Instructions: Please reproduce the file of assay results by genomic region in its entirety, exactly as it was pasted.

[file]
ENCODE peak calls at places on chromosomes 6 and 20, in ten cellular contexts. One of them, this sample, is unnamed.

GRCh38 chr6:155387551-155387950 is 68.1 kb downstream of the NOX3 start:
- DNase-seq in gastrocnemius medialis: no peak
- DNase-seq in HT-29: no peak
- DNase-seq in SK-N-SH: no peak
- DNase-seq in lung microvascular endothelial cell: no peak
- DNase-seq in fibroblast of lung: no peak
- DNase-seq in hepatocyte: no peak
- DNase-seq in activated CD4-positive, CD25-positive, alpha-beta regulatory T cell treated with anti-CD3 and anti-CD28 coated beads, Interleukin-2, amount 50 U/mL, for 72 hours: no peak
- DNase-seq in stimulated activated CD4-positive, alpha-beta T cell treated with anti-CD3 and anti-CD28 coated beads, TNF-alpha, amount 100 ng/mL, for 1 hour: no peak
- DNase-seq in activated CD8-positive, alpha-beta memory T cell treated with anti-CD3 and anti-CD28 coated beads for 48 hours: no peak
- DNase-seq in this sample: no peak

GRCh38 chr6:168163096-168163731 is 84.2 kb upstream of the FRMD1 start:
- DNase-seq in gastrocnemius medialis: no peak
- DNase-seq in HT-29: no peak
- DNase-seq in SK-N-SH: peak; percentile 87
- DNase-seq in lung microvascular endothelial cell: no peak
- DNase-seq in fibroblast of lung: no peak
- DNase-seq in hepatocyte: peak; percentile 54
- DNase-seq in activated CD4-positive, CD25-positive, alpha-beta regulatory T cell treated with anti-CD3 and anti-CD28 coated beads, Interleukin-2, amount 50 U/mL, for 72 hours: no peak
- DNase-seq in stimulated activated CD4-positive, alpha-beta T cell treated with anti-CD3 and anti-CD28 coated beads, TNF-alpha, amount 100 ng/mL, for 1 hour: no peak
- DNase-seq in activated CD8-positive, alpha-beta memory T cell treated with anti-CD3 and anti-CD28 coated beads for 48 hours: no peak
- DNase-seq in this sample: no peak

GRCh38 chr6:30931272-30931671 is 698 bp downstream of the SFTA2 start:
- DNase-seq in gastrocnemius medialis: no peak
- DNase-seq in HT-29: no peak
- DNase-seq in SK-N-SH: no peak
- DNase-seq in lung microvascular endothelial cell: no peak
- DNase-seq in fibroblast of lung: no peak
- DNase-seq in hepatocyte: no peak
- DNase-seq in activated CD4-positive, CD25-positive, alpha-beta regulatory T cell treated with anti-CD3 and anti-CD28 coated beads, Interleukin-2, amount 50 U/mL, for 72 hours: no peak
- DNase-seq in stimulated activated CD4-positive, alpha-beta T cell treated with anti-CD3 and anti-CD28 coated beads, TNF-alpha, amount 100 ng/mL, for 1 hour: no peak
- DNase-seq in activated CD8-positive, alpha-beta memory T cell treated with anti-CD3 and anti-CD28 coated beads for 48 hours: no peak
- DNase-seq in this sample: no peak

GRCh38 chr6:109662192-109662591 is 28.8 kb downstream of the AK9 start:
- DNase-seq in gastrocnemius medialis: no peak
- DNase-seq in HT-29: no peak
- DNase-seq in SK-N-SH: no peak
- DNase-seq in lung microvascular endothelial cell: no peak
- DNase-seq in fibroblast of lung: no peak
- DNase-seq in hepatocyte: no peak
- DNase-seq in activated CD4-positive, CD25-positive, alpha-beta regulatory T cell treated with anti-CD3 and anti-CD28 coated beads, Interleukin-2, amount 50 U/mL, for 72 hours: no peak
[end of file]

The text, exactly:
ENCODE peak calls at places on chromosomes 6 and 20, in ten cellular contexts. One of them, this sample, is unnamed.

GRCh38 chr6:155387551-155387950 is 68.1 kb downstream of the NOX3 start:
- DNase-seq in gastrocnemius medialis: no peak
- DNase-seq in HT-29: no peak
- DNase-seq in SK-N-SH: no peak
- DNase-seq in lung microvascular endothelial cell: no peak
- DNase-seq in fibroblast of lung: no peak
- DNase-seq in hepatocyte: no peak
- DNase-seq in activated CD4-positive, CD25-positive, alpha-beta regulatory T cell treated with anti-CD3 and anti-CD28 coated beads, Interleukin-2, amount 50 U/mL, for 72 hours: no peak
- DNase-seq in stimulated activated CD4-positive, alpha-beta T cell treated with anti-CD3 and anti-CD28 coated beads, TNF-alpha, amount 100 ng/mL, for 1 hour: no peak
- DNase-seq in activated CD8-positive, alpha-beta memory T cell treated with anti-CD3 and anti-CD28 coated beads for 48 hours: no peak
- DNase-seq in this sample: no peak

GRCh38 chr6:168163096-168163731 is 84.2 kb upstream of the FRMD1 start:
- DNase-seq in gastrocnemius medialis: no peak
- DNase-seq in HT-29: no peak
- DNase-seq in SK-N-SH: peak; percentile 87
- DNase-seq in lung microvascular endothelial cell: no peak
- DNase-seq in fibroblast of lung: no peak
- DNase-seq in hepatocyte: peak; percentile 54
- DNase-seq in activated CD4-positive, CD25-positive, alpha-beta regulatory T cell treated with anti-CD3 and anti-CD28 coated beads, Interleukin-2, amount 50 U/mL, for 72 hours: no peak
- DNase-seq in stimulated activated CD4-positive, alpha-beta T cell treated with anti-CD3 and anti-CD28 coated beads, TNF-alpha, amount 100 ng/mL, for 1 hour: no peak
- DNase-seq in activated CD8-positive, alpha-beta memory T cell treated with anti-CD3 and anti-CD28 coated beads for 48 hours: no peak
- DNase-seq in this sample: no peak

GRCh38 chr6:30931272-30931671 is 698 bp downstream of the SFTA2 start:
- DNase-seq in gastrocnemius medialis: no peak
- DNase-seq in HT-29: no peak
- DNase-seq in SK-N-SH: no peak
- DNase-seq in lung microvascular endothelial cell: no peak
- DNase-seq in fibroblast of lung: no peak
- DNase-seq in hepatocyte: no peak
- DNase-seq in activated CD4-positive, CD25-positive, alpha-beta regulatory T cell treated with anti-CD3 and anti-CD28 coated beads, Interleukin-2, amount 50 U/mL, for 72 hours: no peak
- DNase-seq in stimulated activated CD4-positive, alpha-beta T cell treated with anti-CD3 and anti-CD28 coated beads, TNF-alpha, amount 100 ng/mL, for 1 hour: no peak
- DNase-seq in activated CD8-positive, alpha-beta memory T cell treated with anti-CD3 and anti-CD28 coated beads for 48 hours: no peak
- DNase-seq in this sample: no peak

GRCh38 chr6:109662192-109662591 is 28.8 kb downstream of the AK9 start:
- DNase-seq in gastrocnemius medialis: no peak
- DNase-seq in HT-29: no peak
- DNase-seq in SK-N-SH: no peak
- DNase-seq in lung microvascular endothelial cell: no peak
- DNase-seq in fibroblast of lung: no peak
- DNase-seq in hepatocyte: no peak
- DNase-seq in activated CD4-positive, CD25-positive, alpha-beta regulatory T cell treated with anti-CD3 and anti-CD28 coated beads, Interleukin-2, amount 50 U/mL, for 72 hours: no peak